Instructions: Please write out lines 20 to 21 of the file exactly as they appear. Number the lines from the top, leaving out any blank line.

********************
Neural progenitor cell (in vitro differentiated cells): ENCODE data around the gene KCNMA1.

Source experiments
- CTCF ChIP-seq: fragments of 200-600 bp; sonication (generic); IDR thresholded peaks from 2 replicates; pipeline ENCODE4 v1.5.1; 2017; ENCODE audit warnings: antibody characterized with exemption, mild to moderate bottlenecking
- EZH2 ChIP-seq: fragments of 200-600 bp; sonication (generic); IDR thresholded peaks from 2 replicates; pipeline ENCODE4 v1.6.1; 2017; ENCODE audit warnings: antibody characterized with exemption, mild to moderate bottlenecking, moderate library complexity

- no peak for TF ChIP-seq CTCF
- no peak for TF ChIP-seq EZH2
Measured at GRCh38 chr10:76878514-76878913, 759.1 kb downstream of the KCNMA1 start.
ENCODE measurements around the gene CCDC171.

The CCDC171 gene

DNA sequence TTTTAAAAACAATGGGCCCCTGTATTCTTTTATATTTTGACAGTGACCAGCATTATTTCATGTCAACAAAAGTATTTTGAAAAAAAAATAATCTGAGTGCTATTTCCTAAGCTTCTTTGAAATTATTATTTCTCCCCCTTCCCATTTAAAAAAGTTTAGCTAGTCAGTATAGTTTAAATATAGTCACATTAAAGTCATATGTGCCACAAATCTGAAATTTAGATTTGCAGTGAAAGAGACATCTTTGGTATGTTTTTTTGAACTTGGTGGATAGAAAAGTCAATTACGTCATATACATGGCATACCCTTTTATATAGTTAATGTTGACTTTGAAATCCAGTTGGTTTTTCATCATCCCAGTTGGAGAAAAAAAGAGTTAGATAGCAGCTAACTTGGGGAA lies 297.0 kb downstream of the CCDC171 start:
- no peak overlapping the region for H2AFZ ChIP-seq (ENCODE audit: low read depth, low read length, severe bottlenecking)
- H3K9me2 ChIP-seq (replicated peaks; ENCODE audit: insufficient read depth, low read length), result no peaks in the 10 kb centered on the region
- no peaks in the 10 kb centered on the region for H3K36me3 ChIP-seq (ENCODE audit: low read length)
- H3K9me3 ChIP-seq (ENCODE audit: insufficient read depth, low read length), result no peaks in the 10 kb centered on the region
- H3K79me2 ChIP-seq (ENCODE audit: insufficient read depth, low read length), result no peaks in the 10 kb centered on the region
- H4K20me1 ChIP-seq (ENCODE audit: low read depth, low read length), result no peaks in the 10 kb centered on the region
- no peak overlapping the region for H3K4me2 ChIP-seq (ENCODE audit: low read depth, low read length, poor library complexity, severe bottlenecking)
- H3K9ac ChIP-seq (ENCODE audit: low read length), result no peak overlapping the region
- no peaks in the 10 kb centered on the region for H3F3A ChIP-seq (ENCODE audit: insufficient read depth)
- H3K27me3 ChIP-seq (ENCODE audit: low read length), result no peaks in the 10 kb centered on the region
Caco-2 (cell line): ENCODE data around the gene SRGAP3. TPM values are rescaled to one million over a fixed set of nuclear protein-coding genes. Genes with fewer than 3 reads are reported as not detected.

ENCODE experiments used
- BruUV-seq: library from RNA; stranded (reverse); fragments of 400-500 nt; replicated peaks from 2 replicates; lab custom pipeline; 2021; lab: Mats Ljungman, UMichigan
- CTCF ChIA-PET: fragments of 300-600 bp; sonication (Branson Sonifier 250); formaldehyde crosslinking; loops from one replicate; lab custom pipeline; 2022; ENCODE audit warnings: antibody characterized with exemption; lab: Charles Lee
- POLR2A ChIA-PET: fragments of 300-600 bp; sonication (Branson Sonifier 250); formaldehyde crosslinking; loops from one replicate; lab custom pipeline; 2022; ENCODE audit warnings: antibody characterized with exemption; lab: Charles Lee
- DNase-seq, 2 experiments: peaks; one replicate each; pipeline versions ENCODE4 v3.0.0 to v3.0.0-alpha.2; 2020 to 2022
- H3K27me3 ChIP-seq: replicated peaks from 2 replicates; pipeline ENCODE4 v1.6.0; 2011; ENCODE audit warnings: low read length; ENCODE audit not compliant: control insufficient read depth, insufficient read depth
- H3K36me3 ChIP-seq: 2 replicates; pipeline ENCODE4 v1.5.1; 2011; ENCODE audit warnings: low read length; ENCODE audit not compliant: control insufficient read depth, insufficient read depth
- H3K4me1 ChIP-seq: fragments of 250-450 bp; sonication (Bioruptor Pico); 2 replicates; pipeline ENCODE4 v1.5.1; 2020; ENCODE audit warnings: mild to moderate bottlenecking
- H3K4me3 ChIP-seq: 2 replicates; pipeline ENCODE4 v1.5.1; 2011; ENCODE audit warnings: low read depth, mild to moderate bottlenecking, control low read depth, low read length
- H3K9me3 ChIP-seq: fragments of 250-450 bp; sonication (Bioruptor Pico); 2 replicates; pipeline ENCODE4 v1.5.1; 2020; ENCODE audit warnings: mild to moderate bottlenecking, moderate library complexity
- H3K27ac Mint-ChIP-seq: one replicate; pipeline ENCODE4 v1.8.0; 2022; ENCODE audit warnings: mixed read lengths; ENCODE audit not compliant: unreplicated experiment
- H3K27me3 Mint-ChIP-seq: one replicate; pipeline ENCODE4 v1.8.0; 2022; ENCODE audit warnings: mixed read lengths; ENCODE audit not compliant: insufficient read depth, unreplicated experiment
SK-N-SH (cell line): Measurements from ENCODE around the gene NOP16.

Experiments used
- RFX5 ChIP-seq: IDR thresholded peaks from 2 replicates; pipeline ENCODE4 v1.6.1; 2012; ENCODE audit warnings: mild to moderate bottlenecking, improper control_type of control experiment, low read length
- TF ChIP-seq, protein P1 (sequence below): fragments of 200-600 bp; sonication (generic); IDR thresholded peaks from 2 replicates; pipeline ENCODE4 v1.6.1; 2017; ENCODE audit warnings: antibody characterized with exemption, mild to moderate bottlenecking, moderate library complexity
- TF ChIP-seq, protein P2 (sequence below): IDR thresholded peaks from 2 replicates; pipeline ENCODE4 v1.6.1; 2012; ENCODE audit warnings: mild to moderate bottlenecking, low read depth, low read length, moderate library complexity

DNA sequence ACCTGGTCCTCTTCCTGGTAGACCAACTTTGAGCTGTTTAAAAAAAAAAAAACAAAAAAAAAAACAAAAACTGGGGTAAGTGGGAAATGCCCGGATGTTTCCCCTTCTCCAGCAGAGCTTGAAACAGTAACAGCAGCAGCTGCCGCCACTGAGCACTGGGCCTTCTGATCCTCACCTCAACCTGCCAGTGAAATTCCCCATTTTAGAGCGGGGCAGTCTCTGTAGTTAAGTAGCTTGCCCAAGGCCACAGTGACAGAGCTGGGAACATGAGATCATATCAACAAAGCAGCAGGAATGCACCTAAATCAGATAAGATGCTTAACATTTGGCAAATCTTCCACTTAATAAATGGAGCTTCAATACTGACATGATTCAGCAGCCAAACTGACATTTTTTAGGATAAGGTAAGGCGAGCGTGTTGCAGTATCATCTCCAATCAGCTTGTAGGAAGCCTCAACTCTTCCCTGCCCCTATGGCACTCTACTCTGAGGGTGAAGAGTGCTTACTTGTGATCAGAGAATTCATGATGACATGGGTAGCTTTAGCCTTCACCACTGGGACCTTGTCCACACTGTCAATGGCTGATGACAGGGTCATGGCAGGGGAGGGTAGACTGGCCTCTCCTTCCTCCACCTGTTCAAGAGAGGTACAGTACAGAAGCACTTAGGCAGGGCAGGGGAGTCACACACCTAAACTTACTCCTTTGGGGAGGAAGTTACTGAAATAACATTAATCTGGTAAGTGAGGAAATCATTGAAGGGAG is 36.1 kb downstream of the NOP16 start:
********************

- H3K27me3 ChIP-seq (ENCODE audit: low read length), result no peaks in the 10 kb centered on the region
Caco-2 (cell line): ENCODE data around the gene SRGAP3. TPM values are rescaled to one million over a fixed set of nuclear protein-coding genes. Genes with fewer than 3 reads are reported as not detected.